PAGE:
Technology has turned into a lawyer’s best friend — or worst nightmare — as new forms of electronic evidence are popping up in courtrooms nationwide, giving litigators more access to personal data than ever before.
Criminal and civil attorneys alike say that in recent years they have tapped into new sources of electronic data — from cellular towers, electronic toll booths and auto-location tracking devices — that make it easier to prosecute crimes and support claims.
But others warn that the increasing use of such data for surveillance — something consumers are largely unaware of — gives rise to serious privacy concerns.
Information from cellular towers, for example, is being used to track down kidnapping and murder suspects. E-ZPass and other tollbooth records are being subpoenaed by divorce attorneys to catch cheating spouses, or prove a parent isn’t around enough in a custody case. Data from tiny black boxes that monitor a car’s movements are being subpoenaed by insurance companies investigating accident claims. And state agencies are using new high-tech software to catch tax scofflaws.
Many lawyers say it’s a fact: Technology is invading the legal world. But it’s a welcome invasion, they say, and few are resisting.
"You have to be on top of all the ways to get information that you need to help your client prove a case. That’s what good litigators do. And that’s why if technology is available to you, you take advantage of it," said Lynne Gold-Bikin, a Philadelphia divorce lawyer and author of "Divorce Trial Manual."
But privacy advocates are wary of these "gotcha" technologies, arguing they reek of "Big Brother" and are another sign that people are increasingly being monitored and recorded.
"The big problem is that all of these technologies are being used to create a surveillance society," said Barry Steinhardt, director of the Technology and Liberty Program at the American Civil Liberties Union. "Even as we’re creating this surveillance monster in our midst, we are not creating the chains for the monster, which is law."
‘TRAVEL AND BEWARE’
Chicago divorce attorney David Levy calls tollbooth records "hidden gems." He knows many lawyers who use them in marriage disputes, and has occasionally subpoenaed such records himself.
"It does help you catch people in lies," said Levy, of the Chicago divorce firm Kalcheim Schatz & Berger.
Levy is not alone in his tactics. New York attorney Jacalyn Barnett also digs up information on spouses from E-ZPass records.
"It’s really to prove their lack of credibility," Barnett said. "I think technology is going to become more and more important in the same way that DNA has become important in criminal cases. The more precise the technology, the more precise the conclusion."
According to Gold-Bikin, former chair of the American Bar Association’s Section of Family Law, a growing number of lawyers are subpoenaing E-ZPass records. She did not have numbers, but said the subject came up at a recent ABA-sponsored hot-topic program.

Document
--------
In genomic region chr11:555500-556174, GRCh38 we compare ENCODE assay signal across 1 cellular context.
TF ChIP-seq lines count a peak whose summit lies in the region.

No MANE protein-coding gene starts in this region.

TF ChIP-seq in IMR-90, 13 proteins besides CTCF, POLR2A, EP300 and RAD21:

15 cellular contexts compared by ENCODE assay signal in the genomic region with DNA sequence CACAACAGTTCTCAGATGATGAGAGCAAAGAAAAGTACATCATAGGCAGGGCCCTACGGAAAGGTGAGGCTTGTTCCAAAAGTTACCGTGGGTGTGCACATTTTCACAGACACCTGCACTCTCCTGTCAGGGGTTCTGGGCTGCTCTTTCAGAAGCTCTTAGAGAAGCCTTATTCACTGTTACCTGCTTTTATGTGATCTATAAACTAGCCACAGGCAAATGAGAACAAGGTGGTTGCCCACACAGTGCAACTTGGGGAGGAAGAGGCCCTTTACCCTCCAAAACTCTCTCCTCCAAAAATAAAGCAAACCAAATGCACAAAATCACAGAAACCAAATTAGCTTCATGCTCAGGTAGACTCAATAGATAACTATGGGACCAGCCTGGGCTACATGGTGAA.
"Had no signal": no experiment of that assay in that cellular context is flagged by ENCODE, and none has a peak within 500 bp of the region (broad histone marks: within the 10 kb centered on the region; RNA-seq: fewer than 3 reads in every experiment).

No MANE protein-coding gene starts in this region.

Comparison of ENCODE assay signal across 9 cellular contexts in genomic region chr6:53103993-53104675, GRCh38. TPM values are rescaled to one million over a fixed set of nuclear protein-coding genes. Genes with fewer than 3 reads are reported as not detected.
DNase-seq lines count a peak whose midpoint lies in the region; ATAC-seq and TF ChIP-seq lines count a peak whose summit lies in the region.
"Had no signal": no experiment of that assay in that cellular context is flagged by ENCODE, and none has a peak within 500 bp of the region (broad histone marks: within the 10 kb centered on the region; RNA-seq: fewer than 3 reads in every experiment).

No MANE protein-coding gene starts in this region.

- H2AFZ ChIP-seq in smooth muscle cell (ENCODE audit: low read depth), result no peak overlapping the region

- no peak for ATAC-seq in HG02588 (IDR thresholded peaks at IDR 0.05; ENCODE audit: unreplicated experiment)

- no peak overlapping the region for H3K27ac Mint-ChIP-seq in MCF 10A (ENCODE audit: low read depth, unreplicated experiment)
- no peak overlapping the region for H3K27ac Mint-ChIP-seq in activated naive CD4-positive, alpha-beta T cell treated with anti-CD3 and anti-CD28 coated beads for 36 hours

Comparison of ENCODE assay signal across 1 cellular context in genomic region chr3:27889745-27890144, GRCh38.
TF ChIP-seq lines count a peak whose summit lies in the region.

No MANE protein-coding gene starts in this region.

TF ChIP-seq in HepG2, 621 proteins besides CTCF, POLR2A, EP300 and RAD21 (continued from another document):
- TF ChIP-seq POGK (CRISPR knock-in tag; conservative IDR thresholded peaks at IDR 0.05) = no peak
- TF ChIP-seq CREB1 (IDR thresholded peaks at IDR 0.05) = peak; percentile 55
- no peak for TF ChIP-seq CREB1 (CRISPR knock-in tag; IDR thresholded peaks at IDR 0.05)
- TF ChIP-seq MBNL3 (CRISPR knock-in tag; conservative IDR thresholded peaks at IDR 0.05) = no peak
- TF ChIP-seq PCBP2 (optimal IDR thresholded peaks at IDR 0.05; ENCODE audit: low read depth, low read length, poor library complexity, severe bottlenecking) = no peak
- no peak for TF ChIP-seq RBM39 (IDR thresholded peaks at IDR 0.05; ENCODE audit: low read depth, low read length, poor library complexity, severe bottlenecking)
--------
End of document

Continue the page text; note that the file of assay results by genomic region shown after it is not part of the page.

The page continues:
"We talk about it all our meetings. The information is out there if you need it," Gold-Bikin said.
She said E-ZPass records are also making their way into custody disputes.
"When a guy says, ‘Oh, I’m home every day at five and I have dinner with my kids every single night,’ you subpoena his E-ZPass and you find out he’s crossing that bridge every night at 8:30. Oops!" Gold-Bikin said.
As far as privacy rights go, Gold-Bikin said, "Once you get into a custody or divorce case, there ain’t no privacy."
Barbara Handschu, president-elect of the American Academy of Matrimonial Lawyers, agrees.
"I don’t think it’s a privacy right. I say, ‘Travel and beware,’" she said.
According to the New York Thruway System, the number of subpoenas for E-ZPass records nearly doubled in the last year, from 128 to 251. Of those, about half were honored. The state agency did not provide details about the requests.
The Illinois Tollway Authority reported just 20 subpoenas for I-Pass records since 2000. Among these are a man who is fighting for custody of his son who used I-Pass records to prove his ex-wife was never home; a Cook County judge whose I-Pass records were subpoenaed as part of a misconduct probe; and an I-Pass subpoena by the DuPage County State’s Attorney’s Office, which is investigating a man accused of stealing $10,000 from his employer on Christmas Eve.
Cell towers may be an eyesore for some, but police and lawyers say data from them provide a new investigative tool that helps solve serious crimes.
In the last year, cellular towers have led to the capture of a kidnapping suspect in Wisconsin, a murder suspect in North Dakota and another murder suspect wanted in Atlanta and caught in Milwaukee.
Cell tower data also played a role in a pending death penalty case in Georgia and a serial-killer investigation in Louisiana.
"It’s another tool that law enforcement is beginning to use that we’re finding uses for," said Ed Wall, special agent with the Wisconsin Department of Justice, who assisted in the Wisconsin kidnapping case.